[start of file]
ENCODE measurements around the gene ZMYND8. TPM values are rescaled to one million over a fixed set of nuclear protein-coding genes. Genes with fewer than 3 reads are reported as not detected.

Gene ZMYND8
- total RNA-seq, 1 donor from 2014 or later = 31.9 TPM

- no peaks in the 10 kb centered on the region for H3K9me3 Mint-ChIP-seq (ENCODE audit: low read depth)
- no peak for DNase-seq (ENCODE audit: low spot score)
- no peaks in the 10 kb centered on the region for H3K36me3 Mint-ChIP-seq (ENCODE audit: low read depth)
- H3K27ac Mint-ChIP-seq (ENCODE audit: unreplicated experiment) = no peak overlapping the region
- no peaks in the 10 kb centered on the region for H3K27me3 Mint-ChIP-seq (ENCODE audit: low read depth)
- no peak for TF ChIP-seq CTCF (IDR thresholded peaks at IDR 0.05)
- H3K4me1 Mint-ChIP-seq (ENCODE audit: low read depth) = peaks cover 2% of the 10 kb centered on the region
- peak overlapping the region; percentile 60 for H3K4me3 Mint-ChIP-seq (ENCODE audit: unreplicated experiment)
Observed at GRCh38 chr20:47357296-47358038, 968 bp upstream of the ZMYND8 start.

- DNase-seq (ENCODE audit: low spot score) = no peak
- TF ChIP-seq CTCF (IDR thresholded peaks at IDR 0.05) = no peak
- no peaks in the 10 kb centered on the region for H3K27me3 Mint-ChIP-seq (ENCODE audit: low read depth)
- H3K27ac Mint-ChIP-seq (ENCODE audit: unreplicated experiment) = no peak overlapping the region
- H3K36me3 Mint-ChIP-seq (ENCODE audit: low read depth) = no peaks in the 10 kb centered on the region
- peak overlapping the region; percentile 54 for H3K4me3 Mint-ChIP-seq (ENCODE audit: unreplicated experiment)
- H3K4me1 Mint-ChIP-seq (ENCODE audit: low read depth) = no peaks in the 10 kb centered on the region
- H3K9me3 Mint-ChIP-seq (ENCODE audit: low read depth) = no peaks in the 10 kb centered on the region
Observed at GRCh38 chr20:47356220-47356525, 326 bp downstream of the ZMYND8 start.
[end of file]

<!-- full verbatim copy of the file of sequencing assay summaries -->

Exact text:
ENCODE measurements around the gene ZMYND8. TPM values are rescaled to one million over a fixed set of nuclear protein-coding genes. Genes with fewer than 3 reads are reported as not detected.

Gene ZMYND8
- total RNA-seq, 1 donor from 2014 or later = 31.9 TPM

- no peaks in the 10 kb centered on the region for H3K9me3 Mint-ChIP-seq (ENCODE audit: low read depth)
- no peak for DNase-seq (ENCODE audit: low spot score)
- no peaks in the 10 kb centered on the region for H3K36me3 Mint-ChIP-seq (ENCODE audit: low read depth)
- H3K27ac Mint-ChIP-seq (ENCODE audit: unreplicated experiment) = no peak overlapping the region
- no peaks in the 10 kb centered on the region for H3K27me3 Mint-ChIP-seq (ENCODE audit: low read depth)
- no peak for TF ChIP-seq CTCF (IDR thresholded peaks at IDR 0.05)
- H3K4me1 Mint-ChIP-seq (ENCODE audit: low read depth) = peaks cover 2% of the 10 kb centered on the region
- peak overlapping the region; percentile 60 for H3K4me3 Mint-ChIP-seq (ENCODE audit: unreplicated experiment)
Observed at GRCh38 chr20:47357296-47358038, 968 bp upstream of the ZMYND8 start.

- DNase-seq (ENCODE audit: low spot score) = no peak
- TF ChIP-seq CTCF (IDR thresholded peaks at IDR 0.05) = no peak
- no peaks in the 10 kb centered on the region for H3K27me3 Mint-ChIP-seq (ENCODE audit: low read depth)
- H3K27ac Mint-ChIP-seq (ENCODE audit: unreplicated experiment) = no peak overlapping the region
- H3K36me3 Mint-ChIP-seq (ENCODE audit: low read depth) = no peaks in the 10 kb centered on the region
- peak overlapping the region; percentile 54 for H3K4me3 Mint-ChIP-seq (ENCODE audit: unreplicated experiment)
- H3K4me1 Mint-ChIP-seq (ENCODE audit: low read depth) = no peaks in the 10 kb centered on the region
- H3K9me3 Mint-ChIP-seq (ENCODE audit: low read depth) = no peaks in the 10 kb centered on the region
Observed at GRCh38 chr20:47356220-47356525, 326 bp downstream of the ZMYND8 start.